Physics Faculty Member Schmit’s Work Published in Prestigious Journal
Dr. Jeremy Schmit's recent work, "Amyloid assembly is dominated by misregistered kinetic traps on an unbiased energy landscape", has been published by the Proceedings of the National Academy of Sciences of the United States of America (PNAS).
Schmit’s research involves amyloid fibrils, which are a type of protein aggregate associated with neurodegenerative disorders such as Alzheimer's disease. The molecular mechanisms of these fibril aggregations have been elusive due to the long timescales involved.
Schmit and fellow researchers developed a multi-scale simulation algorithm allowing them to "fast forward" through the slow parts of the process and focus computer time on faster processes.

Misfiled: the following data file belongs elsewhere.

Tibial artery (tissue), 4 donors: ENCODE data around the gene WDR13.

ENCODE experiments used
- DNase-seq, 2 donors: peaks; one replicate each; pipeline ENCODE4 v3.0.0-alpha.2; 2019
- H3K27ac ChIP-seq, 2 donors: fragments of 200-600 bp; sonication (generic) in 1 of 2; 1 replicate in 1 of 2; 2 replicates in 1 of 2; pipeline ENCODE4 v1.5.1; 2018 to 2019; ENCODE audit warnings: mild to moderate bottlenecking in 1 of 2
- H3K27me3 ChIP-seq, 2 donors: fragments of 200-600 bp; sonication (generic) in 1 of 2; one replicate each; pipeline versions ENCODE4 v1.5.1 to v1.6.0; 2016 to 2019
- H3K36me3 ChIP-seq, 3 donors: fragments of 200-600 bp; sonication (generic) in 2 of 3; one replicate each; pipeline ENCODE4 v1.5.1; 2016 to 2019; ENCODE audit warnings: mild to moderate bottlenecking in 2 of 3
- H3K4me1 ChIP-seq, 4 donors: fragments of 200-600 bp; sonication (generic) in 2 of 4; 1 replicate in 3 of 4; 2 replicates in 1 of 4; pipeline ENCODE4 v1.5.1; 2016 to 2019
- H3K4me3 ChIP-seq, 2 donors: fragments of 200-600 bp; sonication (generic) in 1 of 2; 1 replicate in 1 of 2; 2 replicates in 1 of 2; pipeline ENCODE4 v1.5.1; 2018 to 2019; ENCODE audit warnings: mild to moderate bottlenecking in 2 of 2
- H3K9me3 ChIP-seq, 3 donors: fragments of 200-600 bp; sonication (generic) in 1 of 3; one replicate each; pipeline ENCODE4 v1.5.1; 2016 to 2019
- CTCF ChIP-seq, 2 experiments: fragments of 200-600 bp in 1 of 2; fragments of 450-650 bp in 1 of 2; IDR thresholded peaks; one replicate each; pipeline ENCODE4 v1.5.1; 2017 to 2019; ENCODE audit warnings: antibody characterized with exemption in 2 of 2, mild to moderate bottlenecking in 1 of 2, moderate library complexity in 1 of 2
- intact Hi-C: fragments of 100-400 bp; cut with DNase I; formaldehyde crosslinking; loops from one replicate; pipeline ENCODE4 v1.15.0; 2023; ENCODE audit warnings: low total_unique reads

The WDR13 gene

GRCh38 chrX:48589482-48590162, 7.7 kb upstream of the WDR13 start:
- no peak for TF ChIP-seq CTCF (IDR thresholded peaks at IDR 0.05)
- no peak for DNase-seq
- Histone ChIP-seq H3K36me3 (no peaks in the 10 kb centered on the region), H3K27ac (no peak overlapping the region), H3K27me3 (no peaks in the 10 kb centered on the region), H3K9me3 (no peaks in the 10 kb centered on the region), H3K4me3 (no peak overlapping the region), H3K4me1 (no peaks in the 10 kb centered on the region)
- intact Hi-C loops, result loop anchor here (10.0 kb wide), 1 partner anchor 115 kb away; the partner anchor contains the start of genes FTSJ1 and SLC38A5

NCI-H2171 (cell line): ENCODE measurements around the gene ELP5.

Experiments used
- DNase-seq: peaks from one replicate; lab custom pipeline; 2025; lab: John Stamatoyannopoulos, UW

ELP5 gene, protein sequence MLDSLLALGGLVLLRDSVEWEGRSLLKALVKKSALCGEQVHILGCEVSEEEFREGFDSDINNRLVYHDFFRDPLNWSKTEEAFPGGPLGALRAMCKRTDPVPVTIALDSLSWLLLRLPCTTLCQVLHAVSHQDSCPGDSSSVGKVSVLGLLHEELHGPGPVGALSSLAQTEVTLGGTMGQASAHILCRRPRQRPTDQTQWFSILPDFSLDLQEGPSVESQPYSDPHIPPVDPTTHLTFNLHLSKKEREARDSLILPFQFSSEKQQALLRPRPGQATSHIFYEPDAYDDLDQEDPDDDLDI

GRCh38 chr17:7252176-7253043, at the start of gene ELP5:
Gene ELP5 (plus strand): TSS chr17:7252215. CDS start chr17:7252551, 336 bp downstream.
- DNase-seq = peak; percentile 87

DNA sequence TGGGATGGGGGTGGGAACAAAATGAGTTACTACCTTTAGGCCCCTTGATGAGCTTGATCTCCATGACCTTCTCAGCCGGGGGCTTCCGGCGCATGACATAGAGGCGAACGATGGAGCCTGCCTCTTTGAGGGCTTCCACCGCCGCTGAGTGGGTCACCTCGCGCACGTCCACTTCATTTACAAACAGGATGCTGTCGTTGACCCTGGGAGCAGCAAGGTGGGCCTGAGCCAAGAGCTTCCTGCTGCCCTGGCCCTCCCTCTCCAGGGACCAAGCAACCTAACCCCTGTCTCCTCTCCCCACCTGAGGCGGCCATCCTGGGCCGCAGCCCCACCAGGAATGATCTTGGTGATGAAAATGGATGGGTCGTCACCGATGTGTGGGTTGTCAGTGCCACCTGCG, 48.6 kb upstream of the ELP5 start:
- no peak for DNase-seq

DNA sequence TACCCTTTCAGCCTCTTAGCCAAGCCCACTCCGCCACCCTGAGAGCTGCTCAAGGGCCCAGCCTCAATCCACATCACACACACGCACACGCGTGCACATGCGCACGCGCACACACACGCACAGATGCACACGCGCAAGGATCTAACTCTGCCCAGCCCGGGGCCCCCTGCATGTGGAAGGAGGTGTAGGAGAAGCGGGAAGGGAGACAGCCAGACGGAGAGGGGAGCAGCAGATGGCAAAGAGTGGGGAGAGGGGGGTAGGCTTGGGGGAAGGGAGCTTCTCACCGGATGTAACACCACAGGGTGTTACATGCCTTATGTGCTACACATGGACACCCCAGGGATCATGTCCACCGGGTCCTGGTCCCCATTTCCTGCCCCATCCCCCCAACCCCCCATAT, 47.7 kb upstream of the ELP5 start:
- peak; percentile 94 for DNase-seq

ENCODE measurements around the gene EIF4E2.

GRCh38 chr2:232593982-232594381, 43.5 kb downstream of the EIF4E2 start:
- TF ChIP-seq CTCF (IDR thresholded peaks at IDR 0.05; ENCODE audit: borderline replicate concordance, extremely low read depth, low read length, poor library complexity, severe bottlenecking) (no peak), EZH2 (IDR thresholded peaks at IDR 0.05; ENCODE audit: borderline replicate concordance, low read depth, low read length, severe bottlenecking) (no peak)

Their results revealed that, in contrast to the folding of native proteins, the kinetics of amyloid aggregation is dominated by non-productive pathways.
“We’ve captured the entire process”, said Schmit. “People have always talked about a ‘conformational change’ during amyloid formation, but nobody really knew what that looked like or how it happened. Our model shows the entire process, and it turns out to be pretty simple. Our work shows where the states are and how they are connected.”
This multi-scale approach does not involve any free parameters and can be extended to describe other protein binding and assembly processes.
“We’ve had the basic idea for a while now, but it turned out to be tricky to put all the pieces together. Zhiguang did a terrific job figuring out how to get the computational model working”, said Schmit.
This research has wide ranging applications including new treatment strategies for Alzheimer’s disease and artificial silk biomaterials.